Examples of infer in a Sentence

May I remark here that although I seem to infer that private communication is an unholy mess of grammatical barbarism,  … such is not my intent … — V. Louise Higgins, "Approaching Usage in the Classroom," English JournalMarch 1960 … I infer that Swinburne found an adequate outlet for the creative impulse in his poetry … — T. S. Eliot, The Sacred Wood, 1920 Lucy … reseated herself with an alacrity and cheerfulness which seemed to infer that she could taste no greater delight … — Jane Austen, Sense and Sensibility, 1811 It's difficult to infer how these changes will affect ordinary citizens. Are you inferring that I'm wrong?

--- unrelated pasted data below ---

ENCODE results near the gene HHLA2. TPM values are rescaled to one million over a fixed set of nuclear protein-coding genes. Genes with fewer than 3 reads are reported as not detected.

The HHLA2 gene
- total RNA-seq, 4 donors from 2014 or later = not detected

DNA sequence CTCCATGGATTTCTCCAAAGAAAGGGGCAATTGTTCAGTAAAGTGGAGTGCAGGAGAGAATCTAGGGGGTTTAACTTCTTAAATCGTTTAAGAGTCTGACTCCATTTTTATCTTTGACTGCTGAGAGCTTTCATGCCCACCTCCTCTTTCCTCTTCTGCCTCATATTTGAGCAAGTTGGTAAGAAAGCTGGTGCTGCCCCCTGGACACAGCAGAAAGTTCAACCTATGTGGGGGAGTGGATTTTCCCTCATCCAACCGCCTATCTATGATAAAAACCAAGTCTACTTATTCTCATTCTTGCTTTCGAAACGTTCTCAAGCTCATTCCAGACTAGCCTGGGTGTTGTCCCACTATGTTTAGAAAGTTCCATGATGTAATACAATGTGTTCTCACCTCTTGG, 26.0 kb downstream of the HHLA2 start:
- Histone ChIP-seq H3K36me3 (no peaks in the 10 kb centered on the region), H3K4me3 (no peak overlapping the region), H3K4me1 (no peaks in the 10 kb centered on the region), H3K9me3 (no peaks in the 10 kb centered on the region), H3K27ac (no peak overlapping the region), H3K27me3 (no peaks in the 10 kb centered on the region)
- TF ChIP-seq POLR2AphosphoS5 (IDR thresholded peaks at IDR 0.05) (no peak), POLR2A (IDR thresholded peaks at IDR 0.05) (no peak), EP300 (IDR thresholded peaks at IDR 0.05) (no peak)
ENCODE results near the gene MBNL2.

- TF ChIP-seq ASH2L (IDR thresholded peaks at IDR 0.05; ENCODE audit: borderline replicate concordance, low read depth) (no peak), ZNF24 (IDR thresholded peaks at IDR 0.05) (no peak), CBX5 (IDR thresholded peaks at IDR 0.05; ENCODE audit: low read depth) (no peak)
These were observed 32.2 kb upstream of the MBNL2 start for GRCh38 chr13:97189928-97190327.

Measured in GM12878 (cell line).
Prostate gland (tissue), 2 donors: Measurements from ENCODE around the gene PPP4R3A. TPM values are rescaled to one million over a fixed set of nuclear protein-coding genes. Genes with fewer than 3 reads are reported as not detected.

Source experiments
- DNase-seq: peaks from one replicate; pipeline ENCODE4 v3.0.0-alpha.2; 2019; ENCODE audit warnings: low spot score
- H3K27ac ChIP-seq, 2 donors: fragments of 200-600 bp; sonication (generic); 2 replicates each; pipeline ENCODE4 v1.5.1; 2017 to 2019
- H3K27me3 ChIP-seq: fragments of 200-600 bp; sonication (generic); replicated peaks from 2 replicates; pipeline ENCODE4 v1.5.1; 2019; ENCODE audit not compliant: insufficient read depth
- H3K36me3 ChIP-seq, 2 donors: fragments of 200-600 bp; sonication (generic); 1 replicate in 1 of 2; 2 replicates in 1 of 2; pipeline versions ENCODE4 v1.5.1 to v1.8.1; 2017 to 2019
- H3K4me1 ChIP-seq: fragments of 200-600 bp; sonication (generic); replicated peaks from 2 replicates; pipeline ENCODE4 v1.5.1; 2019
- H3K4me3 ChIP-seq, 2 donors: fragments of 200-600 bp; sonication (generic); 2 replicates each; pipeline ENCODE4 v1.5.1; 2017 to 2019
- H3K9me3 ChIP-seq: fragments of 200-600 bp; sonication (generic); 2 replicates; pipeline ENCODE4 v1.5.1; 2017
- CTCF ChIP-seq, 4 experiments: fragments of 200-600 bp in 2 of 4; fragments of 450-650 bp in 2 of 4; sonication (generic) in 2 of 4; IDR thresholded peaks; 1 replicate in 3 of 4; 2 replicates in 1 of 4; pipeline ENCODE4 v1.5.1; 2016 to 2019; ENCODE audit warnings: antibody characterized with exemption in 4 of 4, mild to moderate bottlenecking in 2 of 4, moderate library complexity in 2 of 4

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Recent Examples on the Web Now, various teams are developing new ways to infer exactly how the multiverse bubbles and what happens when those bubble universes collide. quantamagazine.org, "Physicists Study How Universes Might Bubble Up and Collide," 25 Jan. 2021 That enabled them to infer the rate at which the cancer itself was spreading among devils. Elizabeth Pennisi, Science | AAAS, "Tasmanian devils claw their way back from extinction," 10 Dec. 2020 Instagram can use computational techniques to infer people’s affective states—their emotions and moods—based on many signals available to the platform. Nazanin Andalibi, Quartz, "Instagram’s Shop tab is the perfect example of the dangers of surveillance capitalism," 29 Dec. 2020 Instagram can use computational techniques to infer people’s affective states – their emotions and moods – based on many signals available to the platform. Nazanin Andalibi, The Conversation, "Instagram’s redesign shifts toward shopping – here’s how that can be harmful," 28 Dec. 2020 From the shapes and sizes of these hypothetical structures, the scientists could infer whether, and in what manner, dark matter particles interact with themselves. Quanta Magazine, "The Search for Dark Matter Is Dramatically Expanding," 23 Nov. 2020 Scientists can then use this relational data to infer what the dog family tree must have looked like. Grace Huckins, Wired, "Ancient Dog DNA Reveals Their Enduring Connection With People," 16 Nov. 2020 In the absence of clear signals, our brains use information about the crowd to infer appropriate actions, similar to the behavior of schooling fish and flocking birds. Filippo Menczer, Scientific American, "Information Overload Helps Fake News Spread, and Social Media Knows It," 20 Nov. 2020 Because the rate of hospitalization is more or less stable, if more people are going to the hospital to be treated for covid-19, health officials infer more people overall are getting infected. Nyssa Kruse, Arkansas Online, "Record coronavirus hospitalizations in Arkansas, explained," 13 Nov. 2020